``I'm Muslim,'' he declares. ``Ninety percent Indonesia is Muslim.'' Then, with a reassuring smile, ``But religion is no problem here.''
Indonesian Muslims are not the radical Shiites known elsewhere for parading through the streets with burning effigies of Western leaders. Here the mellower Sunni form of Islam reigns. And Muslim beliefs are further tempered by distance from the Middle East, by underlying Hindu and Buddhist beliefs, and by a pervading native mysticism.
President Suharto, for example, is a Muslim but is known to practice a form of Javanese mysticism and occasionally meditate in a ``holy'' cave in Dieng Plateau of central Java.
Achmad is the first of several Indonesians who tell me they prefer to deemphasize religious differences. The authoritarian government, for reasons of stability, has a similar policy.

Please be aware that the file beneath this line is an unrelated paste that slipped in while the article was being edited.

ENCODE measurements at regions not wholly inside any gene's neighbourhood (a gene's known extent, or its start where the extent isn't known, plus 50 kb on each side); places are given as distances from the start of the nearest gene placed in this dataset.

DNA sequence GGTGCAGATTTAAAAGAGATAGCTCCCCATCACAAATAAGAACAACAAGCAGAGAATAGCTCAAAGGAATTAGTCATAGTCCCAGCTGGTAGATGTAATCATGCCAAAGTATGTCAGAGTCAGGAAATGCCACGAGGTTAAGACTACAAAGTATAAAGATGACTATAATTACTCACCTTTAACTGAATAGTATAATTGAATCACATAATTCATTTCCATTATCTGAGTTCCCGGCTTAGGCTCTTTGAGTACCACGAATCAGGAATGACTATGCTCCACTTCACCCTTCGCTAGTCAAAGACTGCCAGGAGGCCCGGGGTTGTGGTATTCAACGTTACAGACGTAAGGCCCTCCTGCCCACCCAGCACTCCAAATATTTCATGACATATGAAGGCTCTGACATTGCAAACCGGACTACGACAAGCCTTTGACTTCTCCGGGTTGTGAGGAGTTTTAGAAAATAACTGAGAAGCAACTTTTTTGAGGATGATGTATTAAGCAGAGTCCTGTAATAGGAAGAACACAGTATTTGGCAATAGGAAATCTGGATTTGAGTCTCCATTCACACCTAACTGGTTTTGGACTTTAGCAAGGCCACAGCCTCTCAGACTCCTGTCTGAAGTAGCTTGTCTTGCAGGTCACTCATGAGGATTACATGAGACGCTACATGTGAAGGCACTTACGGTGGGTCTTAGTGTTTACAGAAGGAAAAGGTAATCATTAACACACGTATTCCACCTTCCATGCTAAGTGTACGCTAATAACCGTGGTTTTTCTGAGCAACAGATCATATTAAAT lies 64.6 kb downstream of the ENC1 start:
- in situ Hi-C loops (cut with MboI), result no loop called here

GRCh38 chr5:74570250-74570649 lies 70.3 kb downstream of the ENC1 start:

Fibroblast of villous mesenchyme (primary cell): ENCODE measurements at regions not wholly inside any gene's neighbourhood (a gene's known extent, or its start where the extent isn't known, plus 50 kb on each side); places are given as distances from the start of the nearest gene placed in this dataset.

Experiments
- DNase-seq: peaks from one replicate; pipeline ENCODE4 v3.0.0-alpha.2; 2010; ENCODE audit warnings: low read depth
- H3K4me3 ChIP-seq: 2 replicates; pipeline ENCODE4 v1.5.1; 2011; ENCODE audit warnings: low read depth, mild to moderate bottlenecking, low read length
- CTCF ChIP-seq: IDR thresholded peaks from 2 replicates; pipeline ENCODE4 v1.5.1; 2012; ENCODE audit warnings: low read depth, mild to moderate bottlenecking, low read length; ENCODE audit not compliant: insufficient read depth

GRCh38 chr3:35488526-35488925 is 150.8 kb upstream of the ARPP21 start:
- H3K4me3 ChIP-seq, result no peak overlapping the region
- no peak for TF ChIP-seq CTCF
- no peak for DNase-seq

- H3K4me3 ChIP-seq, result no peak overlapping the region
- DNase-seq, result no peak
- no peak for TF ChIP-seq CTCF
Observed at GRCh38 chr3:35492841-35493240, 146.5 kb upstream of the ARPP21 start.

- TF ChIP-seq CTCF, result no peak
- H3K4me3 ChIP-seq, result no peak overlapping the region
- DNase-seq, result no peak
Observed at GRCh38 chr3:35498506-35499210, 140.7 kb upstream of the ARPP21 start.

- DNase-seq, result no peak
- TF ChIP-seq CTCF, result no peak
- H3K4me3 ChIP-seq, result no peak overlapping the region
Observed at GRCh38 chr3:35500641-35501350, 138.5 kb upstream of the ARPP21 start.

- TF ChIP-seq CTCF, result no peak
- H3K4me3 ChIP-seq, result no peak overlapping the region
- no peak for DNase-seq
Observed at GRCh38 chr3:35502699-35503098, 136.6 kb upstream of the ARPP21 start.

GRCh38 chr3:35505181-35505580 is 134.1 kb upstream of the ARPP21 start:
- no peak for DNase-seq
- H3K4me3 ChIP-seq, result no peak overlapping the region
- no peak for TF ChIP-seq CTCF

Indeed, the first of the nation's Five Principles or Pancasila is ``Faith in God'' without specifying Allah or Shiva or any other diety. Suharto has made the Pancasila Indonesia's philosophical spine and promotes it as the glue that holds this diverse nation together. The other principles are faith in world ``Humanity,'' ``Nationalism,'' ``Democracy'' (interpreted as village consensus or ``guided'' democracy), and ``Social Justice'' (equality).
At the mention of politics, Achmad becomes quiet. We're passing signs less frequently as we bog down in Jakarta's infamous traffic.
The island of Java, jammed with more than 100 million inhabitants, is twice as densely populated as Japan. Transmigration and vigorous family-planning programs are slowing the growth. On the outskirts of Jakarta, there are crowded slums and stinking open sewage canals. As we get closer to the city, grade-school aged children can be seen cooling off in dirty brown rainwater collecting in an unfinished fountain at the construction site of the 450-room Grand Hyatt Jakarta.